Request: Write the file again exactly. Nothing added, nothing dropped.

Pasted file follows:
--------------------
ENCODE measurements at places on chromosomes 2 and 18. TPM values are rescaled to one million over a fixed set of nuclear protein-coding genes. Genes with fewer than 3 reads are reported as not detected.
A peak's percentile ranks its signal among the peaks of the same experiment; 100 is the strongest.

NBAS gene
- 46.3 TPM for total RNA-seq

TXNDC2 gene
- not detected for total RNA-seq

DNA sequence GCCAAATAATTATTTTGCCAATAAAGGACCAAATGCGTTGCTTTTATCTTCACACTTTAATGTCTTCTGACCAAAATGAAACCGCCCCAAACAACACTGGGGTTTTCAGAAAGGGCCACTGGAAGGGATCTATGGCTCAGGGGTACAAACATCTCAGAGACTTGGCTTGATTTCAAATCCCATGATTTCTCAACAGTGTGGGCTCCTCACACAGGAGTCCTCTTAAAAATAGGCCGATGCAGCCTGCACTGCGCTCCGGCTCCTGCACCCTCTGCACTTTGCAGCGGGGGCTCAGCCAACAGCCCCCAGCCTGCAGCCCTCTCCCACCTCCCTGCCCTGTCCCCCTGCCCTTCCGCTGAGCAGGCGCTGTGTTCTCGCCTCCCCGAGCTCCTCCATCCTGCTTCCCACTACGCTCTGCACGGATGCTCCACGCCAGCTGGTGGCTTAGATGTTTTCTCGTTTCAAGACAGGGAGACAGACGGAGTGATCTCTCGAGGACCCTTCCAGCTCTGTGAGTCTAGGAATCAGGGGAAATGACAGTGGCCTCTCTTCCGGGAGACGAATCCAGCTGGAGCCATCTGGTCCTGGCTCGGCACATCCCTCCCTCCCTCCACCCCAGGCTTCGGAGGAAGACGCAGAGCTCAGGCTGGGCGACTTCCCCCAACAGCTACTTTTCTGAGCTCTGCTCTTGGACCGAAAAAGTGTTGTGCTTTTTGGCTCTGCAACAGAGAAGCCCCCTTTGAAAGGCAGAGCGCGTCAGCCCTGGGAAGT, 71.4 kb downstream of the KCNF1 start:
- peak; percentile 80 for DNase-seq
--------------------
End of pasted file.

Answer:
ENCODE measurements at places on chromosomes 2 and 18. TPM values are rescaled to one million over a fixed set of nuclear protein-coding genes. Genes with fewer than 3 reads are reported as not detected.
A peak's percentile ranks its signal among the peaks of the same experiment; 100 is the strongest.

NBAS gene
- 46.3 TPM for total RNA-seq

TXNDC2 gene
- not detected for total RNA-seq

DNA sequence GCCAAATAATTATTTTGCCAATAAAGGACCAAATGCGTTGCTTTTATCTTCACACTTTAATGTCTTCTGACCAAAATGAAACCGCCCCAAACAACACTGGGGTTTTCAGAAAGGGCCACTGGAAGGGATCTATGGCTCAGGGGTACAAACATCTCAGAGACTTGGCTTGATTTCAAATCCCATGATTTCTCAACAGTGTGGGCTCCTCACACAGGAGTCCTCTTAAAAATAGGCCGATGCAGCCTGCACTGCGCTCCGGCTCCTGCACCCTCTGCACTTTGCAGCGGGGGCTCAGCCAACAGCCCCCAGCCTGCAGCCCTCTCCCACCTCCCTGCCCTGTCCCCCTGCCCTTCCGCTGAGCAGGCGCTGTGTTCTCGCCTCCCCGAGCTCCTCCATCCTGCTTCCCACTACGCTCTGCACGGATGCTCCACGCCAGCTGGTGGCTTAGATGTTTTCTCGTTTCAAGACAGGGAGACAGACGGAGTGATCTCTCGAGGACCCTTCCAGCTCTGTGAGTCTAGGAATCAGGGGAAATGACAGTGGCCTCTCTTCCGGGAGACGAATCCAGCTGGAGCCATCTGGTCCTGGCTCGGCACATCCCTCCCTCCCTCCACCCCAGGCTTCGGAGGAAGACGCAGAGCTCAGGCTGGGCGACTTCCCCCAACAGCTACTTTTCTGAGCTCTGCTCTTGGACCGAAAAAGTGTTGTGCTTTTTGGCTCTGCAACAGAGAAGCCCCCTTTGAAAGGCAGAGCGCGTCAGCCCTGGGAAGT, 71.4 kb downstream of the KCNF1 start:
- peak; percentile 80 for DNase-seq